“Then let us hope that you can live up to both our expectations.”
Helde opened her mouth as if to say something, but thought better of it. Instead, she slowly pulled herself up off the floor, turned on her heel, and left the room.
Trey Laporte left the luxurious penthouse apartment, where he lived with Tom and Alexa and Lucien, taking the elevator to the ground floor and stepping out past the security guards at the front door into the bright daylight. He stopped and took a deep breath, glad to be outside and away from the stuffy, air-conditioned environment inside the converted warehouse building behind him. He considered sending Alexa a text to let her know he’d gone out - he’d left without telling anyone that he was doing so (something his guardian, Lucien, always frowned upon) - but he needed some space and time to be alone with his thoughts. The apartment, in fact the entire building that housed Charron Enterprises Inc., was nothing short of chaotic at the moment. He turned to his right and began to walk, head down, lost in thought, moving in the direction of The City.
It was already hot outside. He’d spent the early morning in the gym, sparring with a Shadow Demon friend of his, hoping that the fight training would take his mind off of things. It hadn’t. He’d emerged bruised and battered, showered and decided to come out for this walk.
After about twenty minutes, with Docklands well behind him, he paused and turned his face towards the sun, closing his eyes and enjoying its warmth. He ignored the pushing and jostling of the tourists that swarmed around him now that he was close to the Tower of London. It was half-term, and the usual throng of foreign visitors that flocked to this historic site were joined by parents and youngsters making the most of the sunshine in the capital city.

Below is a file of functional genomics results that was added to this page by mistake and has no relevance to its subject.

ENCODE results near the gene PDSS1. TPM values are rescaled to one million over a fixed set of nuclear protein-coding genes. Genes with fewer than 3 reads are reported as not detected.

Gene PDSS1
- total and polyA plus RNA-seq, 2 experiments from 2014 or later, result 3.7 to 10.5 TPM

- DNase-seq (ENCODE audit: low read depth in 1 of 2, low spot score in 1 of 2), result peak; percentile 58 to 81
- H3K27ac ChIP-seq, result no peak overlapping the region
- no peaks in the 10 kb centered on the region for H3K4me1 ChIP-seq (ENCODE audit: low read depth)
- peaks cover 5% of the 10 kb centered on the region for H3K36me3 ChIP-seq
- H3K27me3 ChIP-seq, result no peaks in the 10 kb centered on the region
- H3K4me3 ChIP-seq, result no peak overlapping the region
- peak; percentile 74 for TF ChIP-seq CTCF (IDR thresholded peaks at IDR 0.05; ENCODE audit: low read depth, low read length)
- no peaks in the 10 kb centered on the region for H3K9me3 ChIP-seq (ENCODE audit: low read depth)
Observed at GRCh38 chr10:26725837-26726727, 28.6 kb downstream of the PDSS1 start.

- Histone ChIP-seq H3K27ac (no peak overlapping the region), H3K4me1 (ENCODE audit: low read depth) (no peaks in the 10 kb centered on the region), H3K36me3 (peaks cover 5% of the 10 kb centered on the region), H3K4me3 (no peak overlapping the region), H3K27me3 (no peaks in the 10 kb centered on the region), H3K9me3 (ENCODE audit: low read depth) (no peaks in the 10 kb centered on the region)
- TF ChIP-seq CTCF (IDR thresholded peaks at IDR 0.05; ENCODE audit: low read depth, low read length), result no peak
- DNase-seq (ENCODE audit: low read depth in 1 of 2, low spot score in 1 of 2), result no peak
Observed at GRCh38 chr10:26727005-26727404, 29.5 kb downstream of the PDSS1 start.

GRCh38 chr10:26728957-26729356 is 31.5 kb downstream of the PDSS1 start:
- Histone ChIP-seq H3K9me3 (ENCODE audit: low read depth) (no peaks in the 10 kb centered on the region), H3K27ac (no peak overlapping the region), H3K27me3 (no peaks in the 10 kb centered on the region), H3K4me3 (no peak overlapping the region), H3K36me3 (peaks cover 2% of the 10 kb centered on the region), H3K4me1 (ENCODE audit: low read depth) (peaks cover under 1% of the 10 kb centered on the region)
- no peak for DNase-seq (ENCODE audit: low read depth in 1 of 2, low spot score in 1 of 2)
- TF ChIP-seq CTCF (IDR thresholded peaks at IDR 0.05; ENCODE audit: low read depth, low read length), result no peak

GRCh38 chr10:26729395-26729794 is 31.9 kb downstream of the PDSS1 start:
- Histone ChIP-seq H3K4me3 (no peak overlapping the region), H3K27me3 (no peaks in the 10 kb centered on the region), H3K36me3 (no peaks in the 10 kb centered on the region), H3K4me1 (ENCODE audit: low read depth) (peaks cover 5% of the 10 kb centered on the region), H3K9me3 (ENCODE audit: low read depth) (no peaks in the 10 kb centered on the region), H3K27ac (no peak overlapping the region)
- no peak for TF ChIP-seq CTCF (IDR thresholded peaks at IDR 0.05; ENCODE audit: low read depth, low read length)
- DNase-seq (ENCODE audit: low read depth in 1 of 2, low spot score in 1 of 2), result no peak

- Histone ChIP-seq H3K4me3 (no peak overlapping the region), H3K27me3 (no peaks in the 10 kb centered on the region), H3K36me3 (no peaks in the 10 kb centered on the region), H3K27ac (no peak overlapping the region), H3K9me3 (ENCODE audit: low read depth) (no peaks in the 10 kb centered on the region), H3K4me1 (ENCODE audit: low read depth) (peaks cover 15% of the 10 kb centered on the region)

There was a tap on Trey’s shoulder and he spun about, tense and alert. His heart hammered against his ribcage, and he eyed the oriental man in front of him, quickly scanning the area about him to see if he were a lone attacker or part of a larger group.
“Sumimasen,” the elderly man said, smiling and nodding in Trey’s direction.
Trey was tightly wound, and the man seemed to sense this, his friendly face momentarily turned to one of concern as he eyed the youngster. Then the old man nodded at the camera he was holding, arched an eyebrow, and gestured with it in the teenager’s direction.
Trey slowly put out a hand, and the old man thrust the device into it, he nodded again, before moving over to stand next to an elderly Japanese woman who was waiting patiently by the wall with the ancient castle behind her.